If the shaky Portuguese-to-English translations on the Internet are to be believed, Anderson Silva -- the UFC's current middleweight champion -- aspires to participate in only six more fights before letting himself go and yelling advice from the sidelines.
Forgetting for a moment that retirement in athletics is usually as permanent as Hollywood unions -- fighters in particular have a chemical addiction to the adrenaline dump of a packed arena -- it's not difficult to see why Silva might be considering the appeal of central obesity and vicarious participation.
He really doesn't have anyone left to fight.
Dan Henderson and Rich Franklin represented the two most substantial threats to Silva's title; both were thoroughly and impressively throttled. Nate Marquardt would probably be discussed as a dark horse for contention, but Silva force-fed him leather, too.
Michael Bisping? A rising contender, but title contention should be predicated on actually beating a top-10 opponent or three. Demian Maia? He's ahead of Bisping in terms of quality opposition, but fans aren't warm to him yet. Yushin Okami? An impressive 6-1 record in the UFC and some unfinished business with Silva -- Okami "won" via a disqualification when Silva illegally struck him on the ground years back -- but a conservative approach.
Mostly justifiable fights, but do they really get anyone excited -- Silva included?
The only really worthy challenger at this point is Paulo Filho, and unless the UFC is willing to make an offer neither can refuse -- unlikely, considering the limited box office appeal of the fight -- it doesn't seem possible the two will put their friendship on the shelf for five rounds.
After Saturday's bout with Patrick Cote at UFC 90, the options for Silva become less about adding sheen to his title and more about the kind of one-off, special-event fights that would likely add very little to an already storied legacy. (It's worth noting, though, that a win over Cote would tie the record for consecutive wins in the Octagon -- eight -- and another after that would set the new record. Maybe Silva is a stat guy. You never know.)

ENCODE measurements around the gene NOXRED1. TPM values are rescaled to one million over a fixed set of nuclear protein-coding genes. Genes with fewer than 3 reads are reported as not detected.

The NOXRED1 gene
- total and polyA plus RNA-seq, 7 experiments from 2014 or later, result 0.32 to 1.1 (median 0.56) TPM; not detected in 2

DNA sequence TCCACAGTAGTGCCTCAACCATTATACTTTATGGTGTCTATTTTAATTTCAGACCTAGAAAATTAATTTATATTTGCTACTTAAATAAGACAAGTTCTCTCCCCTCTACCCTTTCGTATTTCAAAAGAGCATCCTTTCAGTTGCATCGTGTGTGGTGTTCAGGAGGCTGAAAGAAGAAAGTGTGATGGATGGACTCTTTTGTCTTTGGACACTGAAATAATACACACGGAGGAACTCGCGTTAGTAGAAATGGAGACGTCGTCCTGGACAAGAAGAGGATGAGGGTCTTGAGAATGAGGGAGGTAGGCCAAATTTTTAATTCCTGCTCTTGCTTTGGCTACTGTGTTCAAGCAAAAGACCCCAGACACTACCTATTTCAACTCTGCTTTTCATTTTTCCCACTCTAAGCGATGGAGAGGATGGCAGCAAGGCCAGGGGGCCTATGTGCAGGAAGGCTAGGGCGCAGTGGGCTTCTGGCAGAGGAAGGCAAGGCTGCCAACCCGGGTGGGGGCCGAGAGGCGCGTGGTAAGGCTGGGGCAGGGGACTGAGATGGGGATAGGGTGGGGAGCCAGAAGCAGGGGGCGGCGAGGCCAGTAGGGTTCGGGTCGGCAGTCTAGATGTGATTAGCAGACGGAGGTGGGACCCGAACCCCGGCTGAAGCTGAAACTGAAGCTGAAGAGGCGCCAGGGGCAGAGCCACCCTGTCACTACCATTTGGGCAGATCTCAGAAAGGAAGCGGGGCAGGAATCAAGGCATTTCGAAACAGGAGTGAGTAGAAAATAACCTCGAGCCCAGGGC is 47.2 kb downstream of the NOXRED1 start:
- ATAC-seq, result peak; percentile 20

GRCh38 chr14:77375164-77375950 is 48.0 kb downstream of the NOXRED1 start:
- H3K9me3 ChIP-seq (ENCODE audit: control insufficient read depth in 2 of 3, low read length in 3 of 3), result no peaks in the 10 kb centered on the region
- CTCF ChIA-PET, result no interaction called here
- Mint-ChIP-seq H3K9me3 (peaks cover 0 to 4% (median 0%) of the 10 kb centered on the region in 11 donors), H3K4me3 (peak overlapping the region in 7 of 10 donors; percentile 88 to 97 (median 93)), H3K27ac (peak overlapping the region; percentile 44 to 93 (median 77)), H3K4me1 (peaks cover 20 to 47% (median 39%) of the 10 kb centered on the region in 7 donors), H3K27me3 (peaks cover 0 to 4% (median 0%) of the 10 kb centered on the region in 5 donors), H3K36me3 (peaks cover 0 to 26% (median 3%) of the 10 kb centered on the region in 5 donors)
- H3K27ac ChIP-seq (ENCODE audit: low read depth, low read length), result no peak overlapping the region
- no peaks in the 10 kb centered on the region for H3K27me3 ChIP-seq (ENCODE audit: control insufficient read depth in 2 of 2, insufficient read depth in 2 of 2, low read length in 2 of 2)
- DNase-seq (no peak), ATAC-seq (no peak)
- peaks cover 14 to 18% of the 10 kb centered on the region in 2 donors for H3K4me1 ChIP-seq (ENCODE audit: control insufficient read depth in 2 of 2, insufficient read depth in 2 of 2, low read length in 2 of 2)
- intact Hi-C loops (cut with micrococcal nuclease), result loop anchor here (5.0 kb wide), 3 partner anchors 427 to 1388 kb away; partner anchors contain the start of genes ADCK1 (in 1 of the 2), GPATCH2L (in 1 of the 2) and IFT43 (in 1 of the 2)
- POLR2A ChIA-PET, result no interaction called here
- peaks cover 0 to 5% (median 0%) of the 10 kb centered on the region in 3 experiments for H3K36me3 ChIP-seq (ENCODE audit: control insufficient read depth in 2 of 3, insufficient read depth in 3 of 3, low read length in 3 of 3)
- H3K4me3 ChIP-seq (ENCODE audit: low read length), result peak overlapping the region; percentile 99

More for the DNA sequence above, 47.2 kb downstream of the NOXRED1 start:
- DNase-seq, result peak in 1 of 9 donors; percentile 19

If the Brazilian adheres to his commitment and steps in the cage only five more times after Saturday, it's any fan's sincere hope that the fights aren't against an endless parade of uninspired competition. (While Cote's five-fight win streak is impressive, it's difficult to forget he went winless in his first four UFC appearances.)
Some options that could prove interesting:
There's probable interest on the UFC's part in Le, who has only two bouts remaining on his Strikeforce contract. While his MMA career has been more or less a series of live sparring contests against mismatched opposition, there's an undeniable thrill in watching his unorthodox san shou style at work in a cage. We've never seen Le sweat on his feet, and we've rarely seen Silva shoot for a takedown. It's about as close as you can get to a guarantee of stand-up viciousness without a state investigation.
Too bad that, at 35, Le is nearing the end of his competitive years and is preoccupied with film work; if the UFC brought him in, it would be for an immediate match with Silva or nothing, and that's a hard fight to hype for a Le-ignorant UFC audience.
A pure novelty fight and nothing more: Silva won't earn much credit for facing -- or beating -- the smaller fighter. The risk/reward ratio favors St. Pierre, who will be lauded for taking on the challenge and has a built-in rationale for a loss.
St. Pierre's true chances are better than most would expect, though: Silva's biggest weakness is his takedown defense, and St. Pierre has smothered some of his division's most credible grapplers. He's also reputed to be a nightmare in the gym, even among larger athletes.
Does the UFC want its peerless champion to be bested by a smaller competitor? Maybe, if you consider both Silva's insistence that he's nearly out the door and the younger St. Pierre's commitment to the sport.
The light heavyweight champion
Watching Silva run roughshod over James Irvin might have provided some fleeting amusement, but there's little point in taking the risk of facing bigger athletes without some kind of endgame.
Forrest Griffin -- or whoever the current 205-pound champion is at the time -- provides Silva with a rare opportunity to face divisional titleholders in three different weight classes.
Silva's chances are probably best against the current champ, though Griffin's ability to drag opponents into wars of attrition is impressive. But the odds that this fight happens become exponentially less if Rashad Evans takes the title from Griffin: There can't be much public interest in watching Evans tackle the smaller Silva time and again.
An obnoxious example of box office over logic, sure … but who wouldn't pay a premium to see it?
After a heavyweight tournament run in the first half of '09, there are precious few options for Couture's third (and presumably final) fight in the Octagon. The possibility of a bout with Fedor Emelianenko is about as substantial as a plume of smoke; it's within reason Couture could lose to the bigger Brock Lesnar and/or Antonio Rodrigo Nogueira, the best heavyweight whose name doesn't rhyme with "Bedor."
Couture, who usually shows up for bouts in the 220s, isn't a large heavyweight and could easily cut to 205; Silva is an imposing middleweight who would still need to lose some size to make that mark. They're two of the UFC's most decorated and respected champions, and it's rare that two all-time greats wind up being contemporaries -- think of the constant fantasy talk over Muhammad Ali versus Mike Tyson or Sugar Ray Robinson versus Roy Jones.
And after the fight, perhaps Couture could impart some wisdom on the subject of retirement.
Jake Rossen is a contributor to Sherdog.com.